Brian Culcheth, who died 11 September at his home in Porlock after a brief illness, was a rally legend among British fans, especially on home internationals and included winning the 1978 British Rally Championship.
His career as a professional driver began as a young member of Harrow Car Club and went on to see him become one of the most successful factory drivers with more than 125 national and international rally starts to his credit from two decades during an era when the sport was perhaps at its global zenith.
Versatile, capable, dependable, and determined, Brian spent most of his career with BMC/British Leyland and Triumph, scoring 7 outright rally wins and 21 class victories.
One of these was on Finland’s 1,000 Lakes Rally (above), the first non-Scandinavian driver to do so and, driving a Morris Marina, an unlikely rally car that he had spent his time and considerable expertise to engineer and develop into an international class winner.
Then after joining Opel, Brian became 1978 British Rally champion, winning his class in all 7 rounds of the championship in a Kadett GT/E against fierce international competition. Opel’s Teutonic efficiency and the instant success it brought ‘Culch’ just confirmed that he had loyally persevered far too long driving flawed and mechanically unreliable competition cars – Dolomite, below at Llandow on Avon Tour of Britain, and TR7 – and perhaps what could have been if he had switched teams sooner?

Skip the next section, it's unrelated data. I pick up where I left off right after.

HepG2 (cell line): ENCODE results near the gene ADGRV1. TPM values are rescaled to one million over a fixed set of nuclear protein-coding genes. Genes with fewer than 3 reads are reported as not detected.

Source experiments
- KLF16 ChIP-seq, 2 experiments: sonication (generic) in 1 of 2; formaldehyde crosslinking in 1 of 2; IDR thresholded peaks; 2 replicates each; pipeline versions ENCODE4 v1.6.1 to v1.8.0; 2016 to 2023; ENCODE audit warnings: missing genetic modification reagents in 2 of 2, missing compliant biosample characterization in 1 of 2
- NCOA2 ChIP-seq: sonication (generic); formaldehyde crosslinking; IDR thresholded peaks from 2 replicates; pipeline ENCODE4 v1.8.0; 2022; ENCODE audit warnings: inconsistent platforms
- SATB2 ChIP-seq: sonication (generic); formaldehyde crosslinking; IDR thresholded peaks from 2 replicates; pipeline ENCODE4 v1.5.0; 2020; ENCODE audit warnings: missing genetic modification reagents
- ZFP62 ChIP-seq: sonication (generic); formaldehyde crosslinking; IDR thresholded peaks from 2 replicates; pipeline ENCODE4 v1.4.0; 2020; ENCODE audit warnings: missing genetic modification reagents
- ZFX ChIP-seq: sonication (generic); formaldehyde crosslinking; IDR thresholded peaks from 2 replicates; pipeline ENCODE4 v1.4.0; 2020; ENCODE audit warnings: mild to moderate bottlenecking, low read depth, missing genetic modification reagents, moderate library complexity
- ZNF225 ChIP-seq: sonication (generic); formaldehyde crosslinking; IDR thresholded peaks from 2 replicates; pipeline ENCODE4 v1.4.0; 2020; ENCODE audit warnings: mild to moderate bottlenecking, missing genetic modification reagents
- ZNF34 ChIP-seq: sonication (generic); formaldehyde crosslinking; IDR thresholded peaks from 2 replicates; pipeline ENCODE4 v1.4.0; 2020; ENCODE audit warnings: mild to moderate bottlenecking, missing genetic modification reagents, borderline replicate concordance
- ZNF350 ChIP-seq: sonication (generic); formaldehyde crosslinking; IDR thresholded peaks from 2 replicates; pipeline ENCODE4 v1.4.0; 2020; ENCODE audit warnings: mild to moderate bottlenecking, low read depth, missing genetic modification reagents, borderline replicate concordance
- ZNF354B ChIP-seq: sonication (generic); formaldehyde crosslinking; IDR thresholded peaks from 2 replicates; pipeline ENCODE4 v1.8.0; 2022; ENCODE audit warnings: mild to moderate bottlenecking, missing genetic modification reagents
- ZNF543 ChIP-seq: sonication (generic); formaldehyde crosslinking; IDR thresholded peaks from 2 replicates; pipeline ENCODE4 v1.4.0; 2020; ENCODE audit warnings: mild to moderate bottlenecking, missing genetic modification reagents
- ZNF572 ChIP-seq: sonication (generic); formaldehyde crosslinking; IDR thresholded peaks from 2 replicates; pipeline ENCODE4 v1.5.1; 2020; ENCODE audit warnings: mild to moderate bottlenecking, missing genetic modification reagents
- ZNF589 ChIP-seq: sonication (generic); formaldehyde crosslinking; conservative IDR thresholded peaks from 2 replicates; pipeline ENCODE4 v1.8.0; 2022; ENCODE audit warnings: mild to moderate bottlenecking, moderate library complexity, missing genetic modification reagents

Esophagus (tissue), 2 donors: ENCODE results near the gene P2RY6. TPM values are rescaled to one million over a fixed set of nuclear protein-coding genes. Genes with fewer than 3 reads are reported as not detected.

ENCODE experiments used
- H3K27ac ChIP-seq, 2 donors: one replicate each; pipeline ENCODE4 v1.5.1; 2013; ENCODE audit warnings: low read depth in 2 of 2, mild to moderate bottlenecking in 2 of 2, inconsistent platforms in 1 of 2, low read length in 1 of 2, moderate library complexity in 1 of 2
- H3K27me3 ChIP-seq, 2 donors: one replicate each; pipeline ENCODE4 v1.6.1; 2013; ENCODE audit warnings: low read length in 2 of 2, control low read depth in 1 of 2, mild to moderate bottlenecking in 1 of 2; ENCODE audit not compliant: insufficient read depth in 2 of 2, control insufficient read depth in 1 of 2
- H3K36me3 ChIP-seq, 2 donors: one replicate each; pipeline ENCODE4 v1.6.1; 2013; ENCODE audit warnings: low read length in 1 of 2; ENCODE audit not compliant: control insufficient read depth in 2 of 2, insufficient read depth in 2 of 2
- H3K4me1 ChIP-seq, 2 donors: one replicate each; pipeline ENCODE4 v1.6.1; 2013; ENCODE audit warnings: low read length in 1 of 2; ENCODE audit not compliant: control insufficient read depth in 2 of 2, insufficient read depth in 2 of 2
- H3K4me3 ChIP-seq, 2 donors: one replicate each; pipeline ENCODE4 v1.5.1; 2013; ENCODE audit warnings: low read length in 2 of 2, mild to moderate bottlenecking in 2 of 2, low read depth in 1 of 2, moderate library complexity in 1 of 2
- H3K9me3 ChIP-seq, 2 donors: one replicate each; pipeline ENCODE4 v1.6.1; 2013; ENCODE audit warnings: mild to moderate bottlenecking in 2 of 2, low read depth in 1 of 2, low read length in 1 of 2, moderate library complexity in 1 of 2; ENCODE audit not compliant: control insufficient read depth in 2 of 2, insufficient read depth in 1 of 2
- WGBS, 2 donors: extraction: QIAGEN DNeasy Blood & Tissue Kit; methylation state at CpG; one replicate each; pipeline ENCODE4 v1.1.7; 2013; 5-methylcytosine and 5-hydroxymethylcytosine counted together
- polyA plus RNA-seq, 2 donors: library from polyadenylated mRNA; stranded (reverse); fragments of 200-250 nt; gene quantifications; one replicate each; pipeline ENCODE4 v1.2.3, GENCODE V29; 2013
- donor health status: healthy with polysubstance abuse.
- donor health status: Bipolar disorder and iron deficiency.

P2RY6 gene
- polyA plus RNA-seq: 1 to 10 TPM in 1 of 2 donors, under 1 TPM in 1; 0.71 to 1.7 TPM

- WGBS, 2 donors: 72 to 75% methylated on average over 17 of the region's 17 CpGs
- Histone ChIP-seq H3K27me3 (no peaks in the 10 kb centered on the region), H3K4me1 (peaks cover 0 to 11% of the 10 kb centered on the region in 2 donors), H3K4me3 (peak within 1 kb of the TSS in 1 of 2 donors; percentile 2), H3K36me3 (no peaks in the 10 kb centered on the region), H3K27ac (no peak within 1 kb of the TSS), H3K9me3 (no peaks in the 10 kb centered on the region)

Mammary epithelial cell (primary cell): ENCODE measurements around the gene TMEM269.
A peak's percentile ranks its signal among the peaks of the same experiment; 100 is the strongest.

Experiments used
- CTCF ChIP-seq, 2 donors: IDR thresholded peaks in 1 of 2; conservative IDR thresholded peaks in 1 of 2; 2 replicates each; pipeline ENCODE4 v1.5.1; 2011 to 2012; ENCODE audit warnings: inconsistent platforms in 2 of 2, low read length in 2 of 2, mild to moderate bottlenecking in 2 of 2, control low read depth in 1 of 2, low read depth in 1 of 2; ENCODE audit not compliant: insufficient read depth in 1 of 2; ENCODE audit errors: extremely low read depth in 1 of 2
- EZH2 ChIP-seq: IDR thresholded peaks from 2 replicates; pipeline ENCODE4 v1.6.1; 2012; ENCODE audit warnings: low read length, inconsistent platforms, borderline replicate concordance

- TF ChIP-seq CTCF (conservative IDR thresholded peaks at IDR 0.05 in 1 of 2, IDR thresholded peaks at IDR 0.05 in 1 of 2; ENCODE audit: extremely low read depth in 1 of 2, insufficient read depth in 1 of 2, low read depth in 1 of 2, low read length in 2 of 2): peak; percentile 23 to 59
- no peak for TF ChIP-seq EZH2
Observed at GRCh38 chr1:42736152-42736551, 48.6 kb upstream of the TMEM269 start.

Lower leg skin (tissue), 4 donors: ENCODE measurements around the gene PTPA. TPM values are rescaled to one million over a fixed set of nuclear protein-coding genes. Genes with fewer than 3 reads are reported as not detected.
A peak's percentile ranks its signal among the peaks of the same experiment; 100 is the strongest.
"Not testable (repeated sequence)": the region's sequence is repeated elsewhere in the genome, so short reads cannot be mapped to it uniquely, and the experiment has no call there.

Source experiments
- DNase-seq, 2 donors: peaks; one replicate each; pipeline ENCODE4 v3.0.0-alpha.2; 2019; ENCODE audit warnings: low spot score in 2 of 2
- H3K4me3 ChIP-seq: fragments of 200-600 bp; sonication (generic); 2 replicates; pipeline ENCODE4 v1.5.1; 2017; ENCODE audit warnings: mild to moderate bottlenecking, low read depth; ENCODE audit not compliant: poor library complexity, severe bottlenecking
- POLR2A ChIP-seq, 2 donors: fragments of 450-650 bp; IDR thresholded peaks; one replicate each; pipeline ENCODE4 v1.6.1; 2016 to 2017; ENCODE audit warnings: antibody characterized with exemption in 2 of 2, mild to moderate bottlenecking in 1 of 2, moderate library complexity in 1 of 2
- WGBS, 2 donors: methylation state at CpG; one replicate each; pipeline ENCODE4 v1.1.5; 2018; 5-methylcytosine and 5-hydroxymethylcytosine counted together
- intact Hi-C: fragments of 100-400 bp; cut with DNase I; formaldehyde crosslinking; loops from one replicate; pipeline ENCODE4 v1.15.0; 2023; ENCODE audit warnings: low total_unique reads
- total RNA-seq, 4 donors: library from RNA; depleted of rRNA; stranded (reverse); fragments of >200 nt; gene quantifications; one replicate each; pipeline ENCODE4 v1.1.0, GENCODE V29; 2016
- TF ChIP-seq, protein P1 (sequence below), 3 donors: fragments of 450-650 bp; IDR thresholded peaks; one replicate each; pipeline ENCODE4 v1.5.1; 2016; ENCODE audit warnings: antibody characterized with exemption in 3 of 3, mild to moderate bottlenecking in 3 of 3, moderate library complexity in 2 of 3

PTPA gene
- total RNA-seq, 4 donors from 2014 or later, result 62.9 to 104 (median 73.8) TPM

Also ranking among Brian’s high-profile rallies was 24th overall on the grueling 1968 London to Sydney Marathon with Mike Wood and Tony Fall in the unloved Morris 1800 Mk2 and second overall on the 16,500-mile 1970 World Cup Rally in a British Leyland Triumph 2500 PI, with regular co-driver Johnstone Syer. These achievements should not be underestimated as these events were popularly considered as the toughest rallies ever run and unlikely to be repeated again.
Brian’s vivid recollections were legendary, and he also recalled the capricious nature of major motor manufacturer’s competition budgets as well as some unfathomable team management instructions relating to some of the mid-event changes made to the handling characteristics of cars as well as fitting slick tyres for wet stages – without consulting drivers!
As well as being an accomplished rally driver, Brian was also competitive in circuit racing and rallycross with inbuilt talent for engineering changes to the cars he was driving, during a career that began as co-driver on the 1959 London Rally in a VW Beetle and ended as a works Opel driver on the 1979 RAC Rally.
Brian (above left) lived at Porlock in the west country and recently summarized his rally career: “It was frustrating that after a fourteen-year association with BMC/BL, I never won a championship, but after just one year at Opel I became British Champion.” Brian’s long-term friend and co-driver Johnstone Syer (above) predeceased him April 2021. We extend our condolences to Brian’s family and many friends.
© Words by Ken Davies and images by author, BMC Press Office & Brian Culcheth Archive